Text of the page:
Long Journey of a Jute Sack

When green (unroasted) coffee arrives at the Muskoka Roastery, it comes in jute bags containing 60-70kg of beans. But, that is far from the beginning, or even the end of the journey for the jute.

Jute is a natural vegetable fibre grown primarily in the warm, wet monsoon climates of Bangladesh and parts of India. It has the advantage of being eco-friendly versus non-biodegradable polybags made from petroleum, or paperbags which require large quantities of wood.

Brazil, which is the largest coffee growing country in the world, imports raw jute and processes the material into sacks. This picture shows a coffee warehouse in Brazil with green coffee piled high in jute sacks, ready for export. Our green coffee holding area is just a little bit smaller!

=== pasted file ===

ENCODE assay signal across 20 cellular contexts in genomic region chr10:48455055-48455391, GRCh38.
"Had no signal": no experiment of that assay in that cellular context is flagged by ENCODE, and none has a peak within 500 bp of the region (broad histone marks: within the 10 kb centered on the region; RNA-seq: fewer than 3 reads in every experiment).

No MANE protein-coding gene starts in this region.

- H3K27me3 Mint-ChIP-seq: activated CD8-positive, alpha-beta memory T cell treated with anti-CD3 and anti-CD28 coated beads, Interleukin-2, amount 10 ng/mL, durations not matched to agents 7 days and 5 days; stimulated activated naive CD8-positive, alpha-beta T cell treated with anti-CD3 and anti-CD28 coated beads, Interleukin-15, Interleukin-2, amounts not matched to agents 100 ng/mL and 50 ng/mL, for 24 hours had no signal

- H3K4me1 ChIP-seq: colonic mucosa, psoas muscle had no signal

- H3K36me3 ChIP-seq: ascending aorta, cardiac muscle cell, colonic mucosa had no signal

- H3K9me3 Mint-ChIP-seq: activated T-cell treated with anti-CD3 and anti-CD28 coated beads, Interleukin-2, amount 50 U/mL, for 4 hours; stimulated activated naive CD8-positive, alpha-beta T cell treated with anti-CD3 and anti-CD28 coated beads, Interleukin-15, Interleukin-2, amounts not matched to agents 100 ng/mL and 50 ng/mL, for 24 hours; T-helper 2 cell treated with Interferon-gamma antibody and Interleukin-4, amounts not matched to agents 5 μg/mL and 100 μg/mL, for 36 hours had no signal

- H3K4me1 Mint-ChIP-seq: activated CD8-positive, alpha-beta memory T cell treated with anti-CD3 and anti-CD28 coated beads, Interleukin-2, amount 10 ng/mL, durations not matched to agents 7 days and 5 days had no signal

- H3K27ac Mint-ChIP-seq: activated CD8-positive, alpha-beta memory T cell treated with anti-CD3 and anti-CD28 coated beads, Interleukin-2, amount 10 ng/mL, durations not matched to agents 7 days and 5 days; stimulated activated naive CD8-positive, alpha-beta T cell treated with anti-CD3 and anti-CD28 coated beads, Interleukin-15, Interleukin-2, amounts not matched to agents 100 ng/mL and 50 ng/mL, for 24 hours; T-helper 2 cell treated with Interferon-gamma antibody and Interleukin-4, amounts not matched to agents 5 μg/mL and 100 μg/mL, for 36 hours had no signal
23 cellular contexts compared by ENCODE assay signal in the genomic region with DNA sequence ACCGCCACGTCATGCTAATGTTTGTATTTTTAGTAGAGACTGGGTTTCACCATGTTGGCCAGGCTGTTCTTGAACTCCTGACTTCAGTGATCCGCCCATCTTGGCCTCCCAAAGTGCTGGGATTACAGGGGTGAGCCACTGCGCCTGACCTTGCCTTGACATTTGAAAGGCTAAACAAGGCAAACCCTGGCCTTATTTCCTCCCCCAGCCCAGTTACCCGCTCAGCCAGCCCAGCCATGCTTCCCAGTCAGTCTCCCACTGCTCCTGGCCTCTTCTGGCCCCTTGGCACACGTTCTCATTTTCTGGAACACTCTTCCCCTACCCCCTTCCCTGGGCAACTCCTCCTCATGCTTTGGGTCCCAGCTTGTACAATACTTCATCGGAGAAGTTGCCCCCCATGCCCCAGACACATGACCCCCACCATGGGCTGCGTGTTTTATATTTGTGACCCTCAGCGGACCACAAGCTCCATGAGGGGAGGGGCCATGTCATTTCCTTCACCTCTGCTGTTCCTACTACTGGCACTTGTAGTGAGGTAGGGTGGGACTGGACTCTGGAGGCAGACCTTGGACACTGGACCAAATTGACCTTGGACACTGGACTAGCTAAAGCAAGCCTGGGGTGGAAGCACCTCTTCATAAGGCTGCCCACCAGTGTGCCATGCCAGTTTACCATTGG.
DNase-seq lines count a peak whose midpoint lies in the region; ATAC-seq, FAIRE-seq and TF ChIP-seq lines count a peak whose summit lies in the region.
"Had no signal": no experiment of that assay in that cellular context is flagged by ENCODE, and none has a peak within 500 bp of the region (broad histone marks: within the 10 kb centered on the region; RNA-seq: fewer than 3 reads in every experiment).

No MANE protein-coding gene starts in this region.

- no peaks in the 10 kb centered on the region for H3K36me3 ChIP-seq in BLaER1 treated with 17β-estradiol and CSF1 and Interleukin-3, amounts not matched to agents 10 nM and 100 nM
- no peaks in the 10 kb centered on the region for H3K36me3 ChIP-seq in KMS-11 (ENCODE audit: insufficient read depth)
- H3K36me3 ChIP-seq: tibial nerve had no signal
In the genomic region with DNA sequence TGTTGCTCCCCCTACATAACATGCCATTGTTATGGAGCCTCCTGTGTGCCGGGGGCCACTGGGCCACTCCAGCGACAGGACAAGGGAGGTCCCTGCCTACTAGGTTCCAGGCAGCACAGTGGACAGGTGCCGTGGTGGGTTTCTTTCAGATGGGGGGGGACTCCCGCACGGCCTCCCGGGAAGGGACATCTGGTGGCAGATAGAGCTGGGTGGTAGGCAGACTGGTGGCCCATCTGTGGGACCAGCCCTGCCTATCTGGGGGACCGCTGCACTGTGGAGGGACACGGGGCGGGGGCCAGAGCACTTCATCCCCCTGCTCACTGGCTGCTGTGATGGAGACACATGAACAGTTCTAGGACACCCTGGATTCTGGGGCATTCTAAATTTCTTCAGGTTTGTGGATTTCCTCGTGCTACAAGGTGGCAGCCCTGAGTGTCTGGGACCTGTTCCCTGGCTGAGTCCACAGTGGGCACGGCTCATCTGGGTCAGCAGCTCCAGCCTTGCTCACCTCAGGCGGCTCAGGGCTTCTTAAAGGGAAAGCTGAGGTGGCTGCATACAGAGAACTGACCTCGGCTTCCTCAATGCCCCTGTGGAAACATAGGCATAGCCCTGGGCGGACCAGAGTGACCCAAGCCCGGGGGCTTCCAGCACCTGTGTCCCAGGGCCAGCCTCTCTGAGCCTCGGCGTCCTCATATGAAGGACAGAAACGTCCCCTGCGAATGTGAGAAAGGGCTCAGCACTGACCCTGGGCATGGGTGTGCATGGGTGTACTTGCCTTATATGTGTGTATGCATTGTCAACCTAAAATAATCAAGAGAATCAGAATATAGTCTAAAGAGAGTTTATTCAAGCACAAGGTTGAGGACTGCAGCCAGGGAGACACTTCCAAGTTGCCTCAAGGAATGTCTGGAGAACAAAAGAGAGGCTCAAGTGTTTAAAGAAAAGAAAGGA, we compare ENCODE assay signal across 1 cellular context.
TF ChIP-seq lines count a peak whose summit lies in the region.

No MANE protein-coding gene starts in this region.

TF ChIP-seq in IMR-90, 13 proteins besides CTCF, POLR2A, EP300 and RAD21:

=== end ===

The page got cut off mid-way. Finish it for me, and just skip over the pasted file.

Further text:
We’re happy that the coffee industry’s primary packaging uses a natural, renewable fibre which, unlike cotton, does not require supplementary irrigation or large quantities of pesticides and fertilizer to grow. We’re also happy that the usefulness of jute does not end when we have emptied the bags at the roastery. Many of our bags go to a local garden centre to wrap the roots of young trees and shrubs. The biodegradable jute can be planted directly into the ground without disturbing the roots.

The jute bags are also in high demand around the community – which is why we donate ours to our local Habitat for Humanity ReStore. The ReStore then happily sells the bags to farmers and DIYers for 100% profit.
Posted on 4 June 2011

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